Getting ourselves—Tony, Joy, and our dog Brighton—to Europe from the US was a bit of work. We think it’ll be worth it, but only because we’re planning to be here for most of the year.
We’re spending such a long time because we want to travel slowly, experiencing small towns and bigger cities for long enough to get a sense for different places. We love traveling and have a high tolerance for change. This way of living isn’t for everyone–hardly anyone we know would actually like to do something similar. However, for those who are interested, here’s what we needed in order to untether and travel to Europe. With the dog.
This boring blog post exists primarily so I can point people to it rather than repeat all these details in conversations. I’d rather talk about what we’re seeing and doing!
|Task||Effort expended by one person|
|Get house ready to rent||2 weeks|
|Figure out and rent car||2 days|
|French Visa||5 days|
|The dog||4 days, mostly figuring it out|
We are planning to rely on Airbnb stays for much of our time. Without a kitchen, we’d need to eat out 100% of the time, which is expensive, unhealthful, and surprisingly tedious.
We are renting out our house in Ashland. Getting the house ready to rent, furnished, took moderate effort. We decided to rent it furnished rather than pack and move all our stuff, which would have been a huge undertaking. We rented a storage unit for our our car and our more valuable/breakable things (mostly art).
We are using a rental agency, so there really is nothing else for us to do. Yay!
Our own car is in a storage unit in Ashland. The battery will be dead when we return so we’ll show up with the ability to jump it and fill the tires. We were smart enough to back the car into the unit so we can jump it more easily when we get back.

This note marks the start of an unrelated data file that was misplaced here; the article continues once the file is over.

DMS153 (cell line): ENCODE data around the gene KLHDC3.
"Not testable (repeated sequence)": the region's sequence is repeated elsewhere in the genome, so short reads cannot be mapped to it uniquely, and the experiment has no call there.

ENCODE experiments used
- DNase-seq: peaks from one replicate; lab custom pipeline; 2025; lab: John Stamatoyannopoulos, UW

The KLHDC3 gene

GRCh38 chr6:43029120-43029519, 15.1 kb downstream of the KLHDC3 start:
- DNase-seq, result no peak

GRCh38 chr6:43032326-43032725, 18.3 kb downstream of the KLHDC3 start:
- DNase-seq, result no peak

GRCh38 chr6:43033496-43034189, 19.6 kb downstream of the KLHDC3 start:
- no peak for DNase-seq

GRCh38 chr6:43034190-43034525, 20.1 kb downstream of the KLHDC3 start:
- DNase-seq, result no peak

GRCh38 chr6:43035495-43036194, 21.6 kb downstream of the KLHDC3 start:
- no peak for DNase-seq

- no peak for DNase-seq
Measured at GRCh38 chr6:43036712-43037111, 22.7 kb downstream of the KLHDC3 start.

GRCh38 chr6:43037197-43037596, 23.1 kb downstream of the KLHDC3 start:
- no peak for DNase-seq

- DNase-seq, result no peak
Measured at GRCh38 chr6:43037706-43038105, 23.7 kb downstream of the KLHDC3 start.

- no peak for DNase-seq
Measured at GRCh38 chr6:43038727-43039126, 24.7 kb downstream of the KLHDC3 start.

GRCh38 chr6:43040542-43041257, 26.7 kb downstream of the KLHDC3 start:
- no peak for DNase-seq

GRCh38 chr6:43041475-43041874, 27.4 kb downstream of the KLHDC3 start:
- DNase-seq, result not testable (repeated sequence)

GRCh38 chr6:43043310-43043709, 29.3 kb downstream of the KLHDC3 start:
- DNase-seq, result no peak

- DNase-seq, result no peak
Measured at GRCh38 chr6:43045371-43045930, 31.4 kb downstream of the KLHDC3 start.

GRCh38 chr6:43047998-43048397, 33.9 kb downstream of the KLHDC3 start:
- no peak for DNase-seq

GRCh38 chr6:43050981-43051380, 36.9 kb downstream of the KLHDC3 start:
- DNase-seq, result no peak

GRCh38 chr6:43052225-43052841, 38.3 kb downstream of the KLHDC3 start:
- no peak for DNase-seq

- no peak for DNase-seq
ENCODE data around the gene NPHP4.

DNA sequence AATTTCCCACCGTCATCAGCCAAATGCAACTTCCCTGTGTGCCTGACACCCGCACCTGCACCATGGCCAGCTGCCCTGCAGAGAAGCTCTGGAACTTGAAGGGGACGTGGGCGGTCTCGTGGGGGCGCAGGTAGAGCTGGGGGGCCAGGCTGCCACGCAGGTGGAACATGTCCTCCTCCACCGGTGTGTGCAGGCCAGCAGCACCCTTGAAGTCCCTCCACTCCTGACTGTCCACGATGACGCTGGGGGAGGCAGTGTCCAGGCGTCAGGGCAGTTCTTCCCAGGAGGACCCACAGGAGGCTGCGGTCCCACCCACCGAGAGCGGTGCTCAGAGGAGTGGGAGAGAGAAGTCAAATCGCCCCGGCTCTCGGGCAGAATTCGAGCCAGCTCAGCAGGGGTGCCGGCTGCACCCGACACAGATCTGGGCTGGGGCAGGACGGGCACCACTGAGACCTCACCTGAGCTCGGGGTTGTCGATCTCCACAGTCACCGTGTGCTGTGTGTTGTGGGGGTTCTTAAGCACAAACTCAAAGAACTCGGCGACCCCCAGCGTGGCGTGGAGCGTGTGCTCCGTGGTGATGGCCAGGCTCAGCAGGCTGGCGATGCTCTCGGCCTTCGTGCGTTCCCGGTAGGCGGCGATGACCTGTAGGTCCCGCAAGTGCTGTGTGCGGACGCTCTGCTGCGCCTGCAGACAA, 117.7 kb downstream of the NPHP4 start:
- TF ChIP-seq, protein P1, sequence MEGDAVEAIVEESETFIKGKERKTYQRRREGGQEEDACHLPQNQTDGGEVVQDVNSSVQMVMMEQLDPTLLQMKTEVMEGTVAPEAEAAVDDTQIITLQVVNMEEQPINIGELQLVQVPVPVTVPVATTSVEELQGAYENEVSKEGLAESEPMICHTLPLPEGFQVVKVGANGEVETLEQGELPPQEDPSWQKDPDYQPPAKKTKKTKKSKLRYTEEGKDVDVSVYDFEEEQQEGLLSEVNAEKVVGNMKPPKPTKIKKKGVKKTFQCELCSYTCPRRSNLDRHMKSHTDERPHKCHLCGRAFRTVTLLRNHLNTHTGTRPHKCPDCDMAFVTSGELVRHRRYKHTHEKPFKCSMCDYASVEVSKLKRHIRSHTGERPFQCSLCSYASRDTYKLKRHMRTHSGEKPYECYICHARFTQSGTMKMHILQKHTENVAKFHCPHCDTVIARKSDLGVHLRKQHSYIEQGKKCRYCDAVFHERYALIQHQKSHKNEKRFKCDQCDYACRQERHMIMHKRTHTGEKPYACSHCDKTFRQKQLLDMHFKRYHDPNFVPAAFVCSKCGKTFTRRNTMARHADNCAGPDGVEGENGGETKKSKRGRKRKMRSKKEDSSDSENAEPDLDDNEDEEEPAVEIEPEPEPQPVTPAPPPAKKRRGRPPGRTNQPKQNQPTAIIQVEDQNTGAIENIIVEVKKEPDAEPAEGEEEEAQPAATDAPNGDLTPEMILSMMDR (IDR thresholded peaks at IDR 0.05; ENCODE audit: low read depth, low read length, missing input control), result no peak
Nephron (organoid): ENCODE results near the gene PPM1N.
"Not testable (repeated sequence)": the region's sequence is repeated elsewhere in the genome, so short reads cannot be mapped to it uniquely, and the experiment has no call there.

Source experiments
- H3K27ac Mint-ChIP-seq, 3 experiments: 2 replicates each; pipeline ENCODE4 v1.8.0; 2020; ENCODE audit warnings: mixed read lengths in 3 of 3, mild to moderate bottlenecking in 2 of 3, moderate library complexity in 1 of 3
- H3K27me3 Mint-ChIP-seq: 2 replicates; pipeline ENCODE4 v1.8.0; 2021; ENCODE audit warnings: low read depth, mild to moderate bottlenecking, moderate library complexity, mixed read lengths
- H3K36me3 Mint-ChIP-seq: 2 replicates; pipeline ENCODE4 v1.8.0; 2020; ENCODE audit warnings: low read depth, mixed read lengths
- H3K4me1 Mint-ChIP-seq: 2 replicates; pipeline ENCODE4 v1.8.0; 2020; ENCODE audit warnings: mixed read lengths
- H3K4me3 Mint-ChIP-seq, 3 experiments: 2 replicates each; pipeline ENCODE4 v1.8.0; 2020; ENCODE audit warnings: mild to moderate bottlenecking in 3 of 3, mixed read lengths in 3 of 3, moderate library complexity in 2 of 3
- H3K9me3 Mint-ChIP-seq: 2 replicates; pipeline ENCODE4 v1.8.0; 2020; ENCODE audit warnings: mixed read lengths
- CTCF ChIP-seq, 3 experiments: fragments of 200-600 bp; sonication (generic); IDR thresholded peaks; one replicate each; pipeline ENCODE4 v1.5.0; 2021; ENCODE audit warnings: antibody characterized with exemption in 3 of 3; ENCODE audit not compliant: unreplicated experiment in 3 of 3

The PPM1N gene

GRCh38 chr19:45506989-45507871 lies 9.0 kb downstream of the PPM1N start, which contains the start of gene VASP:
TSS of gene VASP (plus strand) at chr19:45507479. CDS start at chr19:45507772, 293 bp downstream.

We are “leasing” a car in Europe. Technically, we own it and will sell it back in 6 months. But it’s all pre-paid, including great insurance. The gimmick is that, because we are not Europeans, our purchase of a new car circumvents VAT and then a European will buy a lightly used car without paying VAT, either.
If we didn’t have the dog with us, we might not have bothered with a car. But it does enable a lot of flexibility.
Because we’re staying longer than 90 days, we needed a visa. And shoot, as long as we’re getting a visa, we’ll stay most of the year. Why not?
US citizens are allowed to spend half time (90 days out of 180) in the Schengen countries of western Europe without a visa. In 2017 we spent a lot of time in Europe and did what’s called the “Schengen dance” in and out of the UK and eastern Europe. This time, we just got a visa.
Most European countries have some way to get a visa for long term visitors. Research indicates that France has the easiest process, and really it was neither difficult nor ultra expensive. With our visa, we’re still subject to the 90-in-180 rule in terms of visiting other countries, but France counts as a home base, so it’s easy to “reset the counter.”
What we, as retirees, needed was:
- Proof of financial independence (3 months of investment account statements)
- Proof of health insurance. We acquired global health insurance for the year from Cigna. This zero-deductible insurance costs about half of our horrifically expensive Obamacare. If you’re eligible for Medicare this would be an added cost but it was a net gain for us. This was one piece of the visa process that wasn’t tremendously well documented. The visa folks had clear ideas about what the health insurance had to cover, but they did not communicate these requirements very well.
- An address in France. We used the first Airbnb, where we’re staying 3 weeks. As far as I can tell, nothing was actually sent here; they just need an address.
- Hotel reservations for the first 90 days. We had a month of real reservations and 60 days at a hotel which we cancelled after we arrived in the country. Shhh. Don’t tell!
Once the requirements were gathered and documented, applying for the visa was easy. We applied online, then made an in-person appointment at the consulate in San Francisco, where we handed over passports and documentation. They sent the packets to D.C. After a quick email exchange to clarify a few details, they fed-exed the passports back to us, with the new visa taking up an entire page. It’s not obvious why an in-person visit is required, other than “them’s the rules.”